Turkey's president has said he'll withdraw all lawsuits against citizens who allegedly insulted him, as a one-off gesture. Erdogan has also told foreign critics of Ankara's purges to "mind [their] own business."
Speaking in Ankara late Friday, Turkish President Recep Tayyip Erdogan said his decision to drop the charges was motivated by feelings of unity against the failed coup.
"For one time only, I will be forgiving and withdrawing all cases against the many disrespects and insults that have been leveled against me," he said at the event commemorating the victims of the botched military takeover two weeks ago.
Erdogan described the move as a "new beginning."
"I feel that if we do not make use of this opportunity correctly, then it will give the people the right to hold us by the throat," he added. "So I feel that all factions of society, politicians first and foremost, will behave accordingly with this new reality, this new sensitive situation before us."
Böhmermann not off the hook
Under Turkish law, people found guilty of insulting the president face up to four years in prison. Over 2,000 people have been charged with this offense, some of them over content they shared on social media. Leaders of opposition parties are also among the defendants.
Most famously, however, Erdogan also sued German satirist and television presenter Jan Böhmermann over an offensive poem he read on air in March, suggesting Erdogan engaged in bestiality and watched child pornography.
Defamation lawsuits filed in Germany are still active and ongoing, said Erdogan's lawyer in Germany on Saturday.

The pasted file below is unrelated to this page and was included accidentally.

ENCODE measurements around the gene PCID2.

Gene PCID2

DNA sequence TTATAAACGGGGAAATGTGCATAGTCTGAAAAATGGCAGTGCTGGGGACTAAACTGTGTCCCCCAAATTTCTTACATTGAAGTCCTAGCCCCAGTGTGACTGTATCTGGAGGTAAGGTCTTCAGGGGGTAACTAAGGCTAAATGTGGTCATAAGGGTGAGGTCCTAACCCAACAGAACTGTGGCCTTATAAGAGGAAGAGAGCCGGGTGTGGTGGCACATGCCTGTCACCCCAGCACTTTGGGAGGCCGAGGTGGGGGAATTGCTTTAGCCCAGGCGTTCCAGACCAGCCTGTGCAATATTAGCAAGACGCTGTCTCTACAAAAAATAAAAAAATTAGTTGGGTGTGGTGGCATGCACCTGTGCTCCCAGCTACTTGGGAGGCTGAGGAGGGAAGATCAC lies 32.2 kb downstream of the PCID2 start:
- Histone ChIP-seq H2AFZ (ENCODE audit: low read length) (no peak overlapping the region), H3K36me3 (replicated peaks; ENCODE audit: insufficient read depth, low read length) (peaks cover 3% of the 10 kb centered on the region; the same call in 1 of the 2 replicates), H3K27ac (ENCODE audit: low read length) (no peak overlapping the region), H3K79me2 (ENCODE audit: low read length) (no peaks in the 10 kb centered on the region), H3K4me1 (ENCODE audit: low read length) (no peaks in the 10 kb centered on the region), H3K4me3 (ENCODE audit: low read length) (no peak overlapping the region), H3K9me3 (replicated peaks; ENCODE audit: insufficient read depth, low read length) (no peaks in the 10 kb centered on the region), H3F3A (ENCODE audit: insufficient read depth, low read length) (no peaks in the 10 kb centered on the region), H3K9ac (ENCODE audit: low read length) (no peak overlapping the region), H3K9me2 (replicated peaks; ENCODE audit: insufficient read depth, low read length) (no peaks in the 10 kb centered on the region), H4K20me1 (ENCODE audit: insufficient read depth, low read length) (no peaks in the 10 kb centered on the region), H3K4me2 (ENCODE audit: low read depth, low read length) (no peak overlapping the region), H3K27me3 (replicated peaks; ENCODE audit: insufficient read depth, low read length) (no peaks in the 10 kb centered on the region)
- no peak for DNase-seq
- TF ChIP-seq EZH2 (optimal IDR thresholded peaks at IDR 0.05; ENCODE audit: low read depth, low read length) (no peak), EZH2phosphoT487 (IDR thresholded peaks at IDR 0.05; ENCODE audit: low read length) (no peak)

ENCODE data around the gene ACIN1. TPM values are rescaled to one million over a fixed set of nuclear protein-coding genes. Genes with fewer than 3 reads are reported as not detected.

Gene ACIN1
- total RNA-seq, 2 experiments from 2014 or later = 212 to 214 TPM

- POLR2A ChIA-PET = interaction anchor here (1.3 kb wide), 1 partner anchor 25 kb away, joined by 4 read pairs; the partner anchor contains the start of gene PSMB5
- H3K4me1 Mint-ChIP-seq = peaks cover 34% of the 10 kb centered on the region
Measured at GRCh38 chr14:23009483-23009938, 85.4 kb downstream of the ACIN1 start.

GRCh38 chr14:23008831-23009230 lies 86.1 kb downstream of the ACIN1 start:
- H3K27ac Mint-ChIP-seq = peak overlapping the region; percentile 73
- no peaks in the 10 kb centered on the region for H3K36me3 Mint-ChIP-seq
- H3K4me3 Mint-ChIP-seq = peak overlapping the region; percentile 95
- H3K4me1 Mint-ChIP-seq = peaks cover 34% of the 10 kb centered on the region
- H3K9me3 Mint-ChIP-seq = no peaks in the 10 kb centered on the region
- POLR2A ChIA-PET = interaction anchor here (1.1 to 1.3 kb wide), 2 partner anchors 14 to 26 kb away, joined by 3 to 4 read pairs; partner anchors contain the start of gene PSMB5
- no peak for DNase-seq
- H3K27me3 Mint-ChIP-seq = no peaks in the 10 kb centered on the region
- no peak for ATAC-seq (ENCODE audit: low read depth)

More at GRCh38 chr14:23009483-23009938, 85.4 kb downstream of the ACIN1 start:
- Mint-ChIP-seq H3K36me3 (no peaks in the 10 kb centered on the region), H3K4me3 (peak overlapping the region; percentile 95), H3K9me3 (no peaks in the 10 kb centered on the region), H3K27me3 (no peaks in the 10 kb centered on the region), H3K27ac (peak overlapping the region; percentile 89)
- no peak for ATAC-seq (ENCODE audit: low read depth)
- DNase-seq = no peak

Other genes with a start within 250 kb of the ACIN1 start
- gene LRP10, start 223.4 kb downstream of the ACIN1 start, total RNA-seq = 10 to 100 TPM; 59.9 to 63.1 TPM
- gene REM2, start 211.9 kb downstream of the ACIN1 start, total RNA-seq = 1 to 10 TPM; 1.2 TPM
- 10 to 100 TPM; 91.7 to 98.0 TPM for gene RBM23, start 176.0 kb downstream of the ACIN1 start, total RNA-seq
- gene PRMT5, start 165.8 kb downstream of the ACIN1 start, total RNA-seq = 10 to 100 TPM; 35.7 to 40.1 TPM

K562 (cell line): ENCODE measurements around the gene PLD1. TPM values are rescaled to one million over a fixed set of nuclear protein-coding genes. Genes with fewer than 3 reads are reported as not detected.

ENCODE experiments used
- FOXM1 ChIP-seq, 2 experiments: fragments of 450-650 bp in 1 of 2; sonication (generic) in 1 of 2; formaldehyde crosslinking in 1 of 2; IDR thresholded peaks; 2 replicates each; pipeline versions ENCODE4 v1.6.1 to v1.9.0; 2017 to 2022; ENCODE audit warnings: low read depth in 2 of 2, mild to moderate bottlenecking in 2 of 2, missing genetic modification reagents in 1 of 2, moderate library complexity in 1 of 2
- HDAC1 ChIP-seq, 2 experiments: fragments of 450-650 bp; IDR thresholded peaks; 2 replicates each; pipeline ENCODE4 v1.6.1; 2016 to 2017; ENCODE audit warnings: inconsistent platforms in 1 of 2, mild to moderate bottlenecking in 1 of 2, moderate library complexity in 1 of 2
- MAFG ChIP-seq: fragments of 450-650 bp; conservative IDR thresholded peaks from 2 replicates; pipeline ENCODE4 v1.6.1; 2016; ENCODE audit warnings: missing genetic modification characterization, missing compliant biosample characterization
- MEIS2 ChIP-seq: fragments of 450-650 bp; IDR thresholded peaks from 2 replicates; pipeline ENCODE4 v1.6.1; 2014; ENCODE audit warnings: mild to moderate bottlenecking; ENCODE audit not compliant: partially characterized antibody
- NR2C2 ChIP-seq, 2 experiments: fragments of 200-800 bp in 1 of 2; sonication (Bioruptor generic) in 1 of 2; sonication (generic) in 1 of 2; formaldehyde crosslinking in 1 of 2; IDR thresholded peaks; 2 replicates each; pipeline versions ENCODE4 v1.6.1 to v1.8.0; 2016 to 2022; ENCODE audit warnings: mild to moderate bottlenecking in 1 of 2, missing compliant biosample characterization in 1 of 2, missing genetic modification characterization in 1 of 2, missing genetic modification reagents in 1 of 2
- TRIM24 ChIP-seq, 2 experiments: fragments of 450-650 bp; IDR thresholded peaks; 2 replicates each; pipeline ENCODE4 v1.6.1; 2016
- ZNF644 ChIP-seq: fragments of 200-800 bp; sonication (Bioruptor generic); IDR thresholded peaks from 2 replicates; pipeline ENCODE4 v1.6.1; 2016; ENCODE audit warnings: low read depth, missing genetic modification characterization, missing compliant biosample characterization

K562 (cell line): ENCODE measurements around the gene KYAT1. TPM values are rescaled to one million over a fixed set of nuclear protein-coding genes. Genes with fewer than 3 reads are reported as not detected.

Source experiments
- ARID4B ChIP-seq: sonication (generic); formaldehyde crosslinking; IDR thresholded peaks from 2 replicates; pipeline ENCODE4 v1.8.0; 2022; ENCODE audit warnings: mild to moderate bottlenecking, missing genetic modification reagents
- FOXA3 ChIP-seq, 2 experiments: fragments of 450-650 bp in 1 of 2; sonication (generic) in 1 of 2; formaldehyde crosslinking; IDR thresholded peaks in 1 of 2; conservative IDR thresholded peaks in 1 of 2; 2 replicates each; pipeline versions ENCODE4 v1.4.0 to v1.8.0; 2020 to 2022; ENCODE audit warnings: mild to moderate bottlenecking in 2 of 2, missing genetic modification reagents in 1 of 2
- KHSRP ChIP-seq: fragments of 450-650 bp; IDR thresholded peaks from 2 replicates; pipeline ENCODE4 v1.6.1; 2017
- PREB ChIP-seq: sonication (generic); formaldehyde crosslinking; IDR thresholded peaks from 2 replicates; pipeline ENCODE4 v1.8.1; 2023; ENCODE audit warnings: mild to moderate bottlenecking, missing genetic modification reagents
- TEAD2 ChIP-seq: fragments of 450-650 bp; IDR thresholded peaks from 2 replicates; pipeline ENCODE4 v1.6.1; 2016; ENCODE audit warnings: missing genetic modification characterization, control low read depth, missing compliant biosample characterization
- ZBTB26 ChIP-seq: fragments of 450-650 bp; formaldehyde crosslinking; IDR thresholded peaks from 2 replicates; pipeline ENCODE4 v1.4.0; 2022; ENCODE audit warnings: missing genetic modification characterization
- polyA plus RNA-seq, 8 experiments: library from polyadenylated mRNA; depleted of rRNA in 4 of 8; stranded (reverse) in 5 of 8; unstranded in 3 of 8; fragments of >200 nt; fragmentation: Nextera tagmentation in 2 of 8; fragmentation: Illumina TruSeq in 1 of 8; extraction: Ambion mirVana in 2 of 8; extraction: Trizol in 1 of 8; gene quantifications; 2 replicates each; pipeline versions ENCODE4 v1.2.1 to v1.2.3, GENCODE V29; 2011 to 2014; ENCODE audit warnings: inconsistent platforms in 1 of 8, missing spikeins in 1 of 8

"The announcement only applies to Turkey. Nothing will change in Germany for the time being," Erdogan's lawyer Ralf Höcker told news agency DPA.
The president has won many of the lawsuits, including one against a former Miss Turkey for publishing a poem on Instagram about a high-level corruption scandal. A Turkish doctor was fired and arrested after sharing pictures comparing Erdogan with "Lord of the Rings" character, Gollum.
Journalist Cengiz Candar has also been put on trial, accused of insulting Erdogan in a series of columns criticizing Turkey's renewed conflict against Kurdish rebels. Earlier this year, Ankara caused a diplomatic incident by interrogating a Turkish-Dutch reporter over "insulting" tweets. She was temporarily forbidden from leaving Turkey.
Deepening divide with West
In his speech at the presidential palace, Erdogan also criticized Western officials for not visiting Turkey after the coup.
"Not a single person has come to give condolences either from the European Union ... or from the West," he said.
The president also commented on the growing alarm caused by purges in the army, judiciary, education and the Turkish media.
"Some people give us advice. They say they are worried. Mind your own business! Look at your own deeds," he said.
"Those countries or leaders who are not worried about Turkey's democracy, the lives of our people, its future - while being so worried about the fate of the putschists - cannot be our friends."
Reporters detained Friday
Turkish authorities are continuing their crackdown on the suspected coup plotters, shutting down schools and media outlets allegedly connected with Erdogan's rival Fethullah Gulen.
A group of 21 journalists appeared before an Istanbul court on Friday as judges decided on whether to keep them in custody. The court freed four of them, but the rest were charged with "membership of a terror group," the state-run Anadolu news agency said.
The defendants include the well-known reporter Nazli Ilicak as well as the former correspondent for the pro-Gulen "Zaman" newspaper, Hanim Busra Erdal.
Foreign Minister Mevlut Cavusoglu defended the detention of reporters, saying it was necessary to draw the line between coup plotters and those "who are engaged in real journalism."